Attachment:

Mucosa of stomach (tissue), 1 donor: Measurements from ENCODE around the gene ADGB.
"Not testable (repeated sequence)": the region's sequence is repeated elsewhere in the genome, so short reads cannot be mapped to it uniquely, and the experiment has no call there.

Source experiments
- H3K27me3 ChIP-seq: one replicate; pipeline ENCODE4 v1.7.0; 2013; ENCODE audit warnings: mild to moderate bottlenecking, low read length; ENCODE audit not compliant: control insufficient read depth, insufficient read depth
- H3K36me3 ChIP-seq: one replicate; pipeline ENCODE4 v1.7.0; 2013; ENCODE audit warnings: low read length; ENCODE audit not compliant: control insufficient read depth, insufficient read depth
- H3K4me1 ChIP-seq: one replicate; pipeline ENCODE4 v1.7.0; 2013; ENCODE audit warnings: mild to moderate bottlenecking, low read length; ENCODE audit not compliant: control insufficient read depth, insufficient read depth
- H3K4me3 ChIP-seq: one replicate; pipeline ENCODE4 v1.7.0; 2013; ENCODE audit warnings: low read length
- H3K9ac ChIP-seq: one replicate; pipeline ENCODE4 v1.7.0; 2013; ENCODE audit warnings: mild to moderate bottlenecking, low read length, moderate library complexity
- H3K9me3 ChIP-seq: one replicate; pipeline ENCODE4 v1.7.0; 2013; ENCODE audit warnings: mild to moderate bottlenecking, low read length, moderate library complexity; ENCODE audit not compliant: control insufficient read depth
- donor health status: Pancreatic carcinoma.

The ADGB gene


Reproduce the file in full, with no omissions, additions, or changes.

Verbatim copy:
Mucosa of stomach (tissue), 1 donor: Measurements from ENCODE around the gene ADGB.
"Not testable (repeated sequence)": the region's sequence is repeated elsewhere in the genome, so short reads cannot be mapped to it uniquely, and the experiment has no call there.

Source experiments
- H3K27me3 ChIP-seq: one replicate; pipeline ENCODE4 v1.7.0; 2013; ENCODE audit warnings: mild to moderate bottlenecking, low read length; ENCODE audit not compliant: control insufficient read depth, insufficient read depth
- H3K36me3 ChIP-seq: one replicate; pipeline ENCODE4 v1.7.0; 2013; ENCODE audit warnings: low read length; ENCODE audit not compliant: control insufficient read depth, insufficient read depth
- H3K4me1 ChIP-seq: one replicate; pipeline ENCODE4 v1.7.0; 2013; ENCODE audit warnings: mild to moderate bottlenecking, low read length; ENCODE audit not compliant: control insufficient read depth, insufficient read depth
- H3K4me3 ChIP-seq: one replicate; pipeline ENCODE4 v1.7.0; 2013; ENCODE audit warnings: low read length
- H3K9ac ChIP-seq: one replicate; pipeline ENCODE4 v1.7.0; 2013; ENCODE audit warnings: mild to moderate bottlenecking, low read length, moderate library complexity
- H3K9me3 ChIP-seq: one replicate; pipeline ENCODE4 v1.7.0; 2013; ENCODE audit warnings: mild to moderate bottlenecking, low read length, moderate library complexity; ENCODE audit not compliant: control insufficient read depth
- donor health status: Pancreatic carcinoma.

The ADGB gene